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The pointer may well be corrupt, but is there a better way to find out where it may be corrupted? I already tried returning and the application crashes on the free when the variables within a function go out of scope, but I can't see where the pointer gets corrupt. –  bbazso Feb 10 '10 at 20:49
    
You might get lucky with a tool, but there's no substitute for checking every line of code without the distractions of a debugger or IDE. –  wallyk Feb 10 '10 at 21:57
    
On the contrary. There are many great substitutes. Stepping through every line with a debugger for instance. Staring blindly at page after page of code quickly numbs your brain. –  John Feb 11 '10 at 15:48
    
Perhaps it's all mindset then. However you do it, consider every line of code a suspect—until proven innocent. –  wallyk Feb 12 '10 at 23:32

If memcheck/valgrind don't turn up anything, you can always fire up gdb and look at the assembly.

Some other things to check for are uninitialized variables, these have been known to cause unexpected errors. Also use -Wall if you aren't already, it may turn something up.

It really does sound like a bad pointer problem. See this site for some good tips.

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That's a very suspicious line, I think that should have been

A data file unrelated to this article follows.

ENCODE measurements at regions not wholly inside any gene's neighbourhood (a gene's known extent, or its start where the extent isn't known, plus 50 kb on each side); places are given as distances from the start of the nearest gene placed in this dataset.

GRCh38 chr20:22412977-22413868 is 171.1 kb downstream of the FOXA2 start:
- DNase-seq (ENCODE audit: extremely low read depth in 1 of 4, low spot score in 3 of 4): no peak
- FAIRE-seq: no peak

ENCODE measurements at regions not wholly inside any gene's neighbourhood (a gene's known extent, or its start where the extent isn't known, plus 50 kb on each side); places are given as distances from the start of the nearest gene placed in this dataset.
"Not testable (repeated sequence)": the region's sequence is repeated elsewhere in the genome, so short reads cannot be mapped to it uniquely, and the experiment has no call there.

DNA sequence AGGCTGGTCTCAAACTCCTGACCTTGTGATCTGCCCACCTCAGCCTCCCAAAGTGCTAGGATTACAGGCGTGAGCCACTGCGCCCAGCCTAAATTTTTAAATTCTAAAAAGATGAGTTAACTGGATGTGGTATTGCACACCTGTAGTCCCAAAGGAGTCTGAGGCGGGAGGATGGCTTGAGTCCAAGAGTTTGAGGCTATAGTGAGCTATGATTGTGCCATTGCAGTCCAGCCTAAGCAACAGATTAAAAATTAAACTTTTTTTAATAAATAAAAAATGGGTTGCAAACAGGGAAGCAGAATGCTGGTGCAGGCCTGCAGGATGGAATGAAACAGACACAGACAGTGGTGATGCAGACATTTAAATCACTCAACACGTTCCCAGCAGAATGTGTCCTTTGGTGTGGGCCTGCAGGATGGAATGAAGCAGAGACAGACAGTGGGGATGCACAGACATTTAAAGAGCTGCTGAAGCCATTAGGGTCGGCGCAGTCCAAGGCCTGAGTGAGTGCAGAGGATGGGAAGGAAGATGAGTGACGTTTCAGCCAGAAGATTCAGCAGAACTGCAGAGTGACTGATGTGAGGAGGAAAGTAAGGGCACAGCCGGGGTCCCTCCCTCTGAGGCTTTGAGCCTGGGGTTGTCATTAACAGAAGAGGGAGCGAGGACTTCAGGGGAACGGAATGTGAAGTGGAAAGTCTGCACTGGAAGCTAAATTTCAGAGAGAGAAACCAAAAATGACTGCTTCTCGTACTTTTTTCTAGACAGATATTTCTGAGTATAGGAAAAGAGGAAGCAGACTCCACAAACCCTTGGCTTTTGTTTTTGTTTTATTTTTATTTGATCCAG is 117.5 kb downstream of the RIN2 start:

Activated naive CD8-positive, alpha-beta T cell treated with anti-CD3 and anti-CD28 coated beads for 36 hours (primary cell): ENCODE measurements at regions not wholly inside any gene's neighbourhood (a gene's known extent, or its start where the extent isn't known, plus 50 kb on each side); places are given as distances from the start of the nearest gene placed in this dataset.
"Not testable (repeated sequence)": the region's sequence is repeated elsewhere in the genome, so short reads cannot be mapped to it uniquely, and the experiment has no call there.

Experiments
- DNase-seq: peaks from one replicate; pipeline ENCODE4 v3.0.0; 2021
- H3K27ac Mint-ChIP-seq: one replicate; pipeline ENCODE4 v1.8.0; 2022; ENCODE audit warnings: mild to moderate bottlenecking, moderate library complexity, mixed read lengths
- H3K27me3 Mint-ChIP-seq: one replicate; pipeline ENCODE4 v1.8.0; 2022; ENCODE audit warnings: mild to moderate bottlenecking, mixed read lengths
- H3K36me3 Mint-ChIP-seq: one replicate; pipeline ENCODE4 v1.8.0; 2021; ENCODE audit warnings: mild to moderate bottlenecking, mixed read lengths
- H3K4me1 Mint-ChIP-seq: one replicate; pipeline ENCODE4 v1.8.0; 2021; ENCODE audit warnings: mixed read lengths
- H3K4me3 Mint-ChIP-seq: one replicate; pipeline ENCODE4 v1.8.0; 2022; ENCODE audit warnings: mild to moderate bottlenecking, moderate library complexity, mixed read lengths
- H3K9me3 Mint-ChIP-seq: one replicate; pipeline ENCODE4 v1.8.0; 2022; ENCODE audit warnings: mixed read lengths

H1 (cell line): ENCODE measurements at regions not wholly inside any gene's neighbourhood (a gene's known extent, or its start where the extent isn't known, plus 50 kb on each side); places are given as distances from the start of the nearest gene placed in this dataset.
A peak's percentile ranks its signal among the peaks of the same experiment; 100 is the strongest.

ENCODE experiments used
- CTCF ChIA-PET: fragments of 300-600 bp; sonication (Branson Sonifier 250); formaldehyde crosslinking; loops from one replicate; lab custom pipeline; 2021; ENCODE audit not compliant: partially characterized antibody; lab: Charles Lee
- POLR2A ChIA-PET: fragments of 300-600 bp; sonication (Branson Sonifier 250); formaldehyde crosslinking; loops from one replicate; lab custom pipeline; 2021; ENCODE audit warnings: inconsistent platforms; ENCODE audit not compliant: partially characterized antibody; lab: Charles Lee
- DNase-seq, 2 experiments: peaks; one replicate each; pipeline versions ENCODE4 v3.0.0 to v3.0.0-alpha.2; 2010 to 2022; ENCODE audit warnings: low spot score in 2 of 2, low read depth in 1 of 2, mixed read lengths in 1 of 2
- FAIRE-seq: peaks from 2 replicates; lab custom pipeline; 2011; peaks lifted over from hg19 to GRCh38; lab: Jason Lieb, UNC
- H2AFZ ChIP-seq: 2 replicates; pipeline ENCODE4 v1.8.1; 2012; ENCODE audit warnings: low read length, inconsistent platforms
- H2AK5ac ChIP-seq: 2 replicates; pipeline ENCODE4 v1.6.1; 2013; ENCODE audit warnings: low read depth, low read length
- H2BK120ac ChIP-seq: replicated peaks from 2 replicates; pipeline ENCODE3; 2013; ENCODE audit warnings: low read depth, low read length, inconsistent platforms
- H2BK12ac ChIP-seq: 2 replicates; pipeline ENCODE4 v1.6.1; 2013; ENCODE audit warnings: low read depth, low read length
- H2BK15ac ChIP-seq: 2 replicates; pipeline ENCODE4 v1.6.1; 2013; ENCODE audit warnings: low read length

memset(&ben, 0, sizeof(ben) - 1);

You got memset to go one over on the array....

Hope this helps, Best regards, Tom.

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really - why -1?. sizeof(ben) = 8000, ben has 8000 slots –  pm100 Feb 10 '10 at 20:54
    
@pm100: It did look that memset went over the array and overstepped the boundary... :) –  t0mm13b Feb 10 '10 at 20:56
2  
@tommieb75 : memset can safely write the full size of ben with zeroes. –  andreas buykx Feb 10 '10 at 20:56
2  
There's nothing wrong with the line, but it's completely unnecessary, since ={0} already guarantees that the memory will be filled with zeroes. –  Porculus Feb 10 '10 at 21:07
1  
@Tommieb75: not so long as you are using a C compiler. (btw, previous comment should have read "setting to 0 (as in '\0', the NUL character) and not '0'", I messed up the formatting) –  Hasturkun Feb 10 '10 at 21:14